“We normally start with a word, a sentence, a hook, a vocal line,” Budet explains. “But he was on the other side of the world, sending beats back and forth, so this time we started with a tune and had to write the lyrics from scratch. It helped us to have a fresh vision. It was a real experiment.”
Hilariously, another unlikely collaborator this time was “a French dandy called Jérôme Echenoz”, better known as Tacteel, a colleague of Cuizi (he of the alleged short dick) in TTC. Evidently there’s no lingering animosity between the two camps.
“When we heard Jérôme’s own tracks, it was very close to the way we played with words,” says Budet. “We weren’t sure if he’d be happy about working with us because of the whole ‘Je Veux Te Voir’ thing, but he told us he was a big fan. We did a few sessions with him in Brittany, and now we’ve made a friend. It’s funny how things change over the years, and of course we have a common past, but we were actually huge fans of TTC when we did that song. There are no hard feelings.”
In an age when analogue fundamentalists and digital enthusiasts often seem to be at war, Yelle happily employ the best of both.
“It’s a mix,” says Budet. “When we were with Oligee [Oliver Goldstein, Britney/Shakira producer] in a studio in Silverlake and we had loads of cool gear to play with, it was hard to choose. But we also like to work with plug-ins, because we’re not really into this analogue thing. It’s not something we care about. We just want to find the good sound that will match the mood and what we want to express. It’s sometimes cool to have analogue synthesisers, and have the chance to feel it and touch it, but sometimes it’s simpler in your computer. Or even on your phone. I just downloaded an application called Figure, and it’s like a game, you can make house music on your iPhone…”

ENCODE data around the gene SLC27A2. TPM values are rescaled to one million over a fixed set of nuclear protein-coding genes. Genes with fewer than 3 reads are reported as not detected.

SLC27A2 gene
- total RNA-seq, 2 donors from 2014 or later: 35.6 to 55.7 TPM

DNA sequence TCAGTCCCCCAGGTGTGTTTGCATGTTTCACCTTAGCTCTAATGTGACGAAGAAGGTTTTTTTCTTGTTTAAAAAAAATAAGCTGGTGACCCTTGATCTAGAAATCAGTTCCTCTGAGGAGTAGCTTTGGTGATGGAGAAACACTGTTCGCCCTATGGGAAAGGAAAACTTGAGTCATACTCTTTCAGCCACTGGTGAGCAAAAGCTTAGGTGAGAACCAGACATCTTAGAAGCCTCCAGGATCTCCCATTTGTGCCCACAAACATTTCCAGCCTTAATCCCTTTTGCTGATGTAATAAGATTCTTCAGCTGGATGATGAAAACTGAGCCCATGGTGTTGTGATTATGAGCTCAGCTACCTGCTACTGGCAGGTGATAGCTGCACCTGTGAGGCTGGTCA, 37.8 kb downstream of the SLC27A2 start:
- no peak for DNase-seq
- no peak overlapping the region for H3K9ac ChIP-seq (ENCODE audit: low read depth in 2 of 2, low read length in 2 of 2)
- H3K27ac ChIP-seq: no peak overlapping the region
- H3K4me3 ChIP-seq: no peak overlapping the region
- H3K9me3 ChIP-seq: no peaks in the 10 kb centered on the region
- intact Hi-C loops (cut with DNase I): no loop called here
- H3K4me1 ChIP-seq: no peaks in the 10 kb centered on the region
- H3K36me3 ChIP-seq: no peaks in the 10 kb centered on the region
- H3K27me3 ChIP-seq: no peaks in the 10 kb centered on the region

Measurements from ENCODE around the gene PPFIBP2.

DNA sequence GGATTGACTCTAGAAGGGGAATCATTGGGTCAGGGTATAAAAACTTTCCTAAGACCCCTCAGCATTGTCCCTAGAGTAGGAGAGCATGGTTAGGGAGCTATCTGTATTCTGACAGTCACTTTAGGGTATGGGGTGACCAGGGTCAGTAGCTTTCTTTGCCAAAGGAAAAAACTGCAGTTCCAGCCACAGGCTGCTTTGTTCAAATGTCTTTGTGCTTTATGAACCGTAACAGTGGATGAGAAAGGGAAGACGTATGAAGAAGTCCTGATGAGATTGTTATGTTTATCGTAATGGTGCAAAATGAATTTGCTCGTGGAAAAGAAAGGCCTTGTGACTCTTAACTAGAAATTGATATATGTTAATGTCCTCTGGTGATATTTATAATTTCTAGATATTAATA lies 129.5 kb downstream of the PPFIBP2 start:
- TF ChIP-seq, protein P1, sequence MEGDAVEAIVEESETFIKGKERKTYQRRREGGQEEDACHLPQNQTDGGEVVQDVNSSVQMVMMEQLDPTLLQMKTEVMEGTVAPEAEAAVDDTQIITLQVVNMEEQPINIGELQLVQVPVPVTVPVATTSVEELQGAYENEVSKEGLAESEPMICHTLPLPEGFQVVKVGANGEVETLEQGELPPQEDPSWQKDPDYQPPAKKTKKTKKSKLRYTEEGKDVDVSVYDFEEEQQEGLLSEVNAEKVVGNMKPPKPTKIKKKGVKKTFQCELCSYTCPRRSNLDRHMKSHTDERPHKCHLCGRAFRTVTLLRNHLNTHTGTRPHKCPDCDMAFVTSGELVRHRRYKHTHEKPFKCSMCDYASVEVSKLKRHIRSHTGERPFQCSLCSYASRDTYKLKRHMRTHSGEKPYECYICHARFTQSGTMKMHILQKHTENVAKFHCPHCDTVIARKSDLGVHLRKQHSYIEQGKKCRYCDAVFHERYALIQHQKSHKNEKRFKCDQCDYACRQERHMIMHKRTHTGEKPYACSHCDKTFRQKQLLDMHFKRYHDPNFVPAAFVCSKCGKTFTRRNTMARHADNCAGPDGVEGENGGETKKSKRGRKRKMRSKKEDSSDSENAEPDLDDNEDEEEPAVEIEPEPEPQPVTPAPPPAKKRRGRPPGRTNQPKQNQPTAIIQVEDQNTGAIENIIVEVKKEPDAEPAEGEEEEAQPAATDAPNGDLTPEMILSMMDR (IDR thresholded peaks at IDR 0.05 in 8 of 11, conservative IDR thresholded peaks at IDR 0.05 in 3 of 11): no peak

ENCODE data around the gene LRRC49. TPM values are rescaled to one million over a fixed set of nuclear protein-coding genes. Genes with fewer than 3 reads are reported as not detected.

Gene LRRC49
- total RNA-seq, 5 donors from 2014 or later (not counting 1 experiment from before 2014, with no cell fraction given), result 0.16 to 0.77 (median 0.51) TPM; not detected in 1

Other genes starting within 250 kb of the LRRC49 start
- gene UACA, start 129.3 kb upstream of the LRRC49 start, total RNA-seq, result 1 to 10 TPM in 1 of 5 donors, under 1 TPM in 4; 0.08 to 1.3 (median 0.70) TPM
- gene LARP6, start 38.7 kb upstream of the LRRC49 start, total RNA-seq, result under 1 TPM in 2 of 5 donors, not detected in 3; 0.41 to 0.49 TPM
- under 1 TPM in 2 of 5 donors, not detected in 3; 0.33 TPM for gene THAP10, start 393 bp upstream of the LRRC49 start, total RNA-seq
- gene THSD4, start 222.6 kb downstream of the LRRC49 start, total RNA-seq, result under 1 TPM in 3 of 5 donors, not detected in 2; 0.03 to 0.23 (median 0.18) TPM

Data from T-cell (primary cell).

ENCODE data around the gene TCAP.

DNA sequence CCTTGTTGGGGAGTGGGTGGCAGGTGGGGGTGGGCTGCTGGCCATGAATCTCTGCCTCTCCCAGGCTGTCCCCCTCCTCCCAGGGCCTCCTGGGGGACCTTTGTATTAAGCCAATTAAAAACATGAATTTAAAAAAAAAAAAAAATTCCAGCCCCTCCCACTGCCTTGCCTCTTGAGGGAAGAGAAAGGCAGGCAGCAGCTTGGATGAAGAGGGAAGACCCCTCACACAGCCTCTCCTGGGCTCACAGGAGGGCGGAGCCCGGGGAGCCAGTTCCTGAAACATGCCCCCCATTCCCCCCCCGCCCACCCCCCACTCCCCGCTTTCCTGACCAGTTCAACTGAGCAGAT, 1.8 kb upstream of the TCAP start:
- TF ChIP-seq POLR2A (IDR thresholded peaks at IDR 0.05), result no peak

If ‘Complètement Fou’ sometimes sounds like a simplistic pop record, that impression is deceptive. ‘Florence En Italie’, for example, was inspired by Stendhal syndrome, which causes viewers of particularly moving works of art to swoon and collapse.
“We went to Florence two years ago, just for 36 hours. We walked through the streets in the night and had a chance to see the architecture, meet the people and feel something deep and strong in this city. We had this idea of talking about Stendhal syndrome. People fainted when they saw too much beauty, mostly during the Renaissance, but maybe it was because their dresses were too tight, or the smells were overpowering. There are stories of tourists falling down because it’s too much. We really liked the idea that the beauty of art can put you through such strong emotions.”
Another highbrow influence on the album was Voltaire’s classic 1759 satire ‘Candide’, which Budet read during the album’s composition.
“There’s a part in ‘Candide’ about Eldorado, the city of gold, full of rich things,” she explains. “I don’t know the word in English, but it’s when you have everything you want and it’s never-ending, the food, the beauty and so on, and we had this in mind, the quest for all that. Most of the time people don’t understand why we stay in Brittany and don’t want to live in Paris. But I just feel my roots are here and my stability is here. I make my own Eldorado here in Brittany. Sometimes people are looking for something in their life and it’s right in front of them. Sometimes it’s just a room in your house, or the garden, a place where you feel that you’re free and you’re at your best.”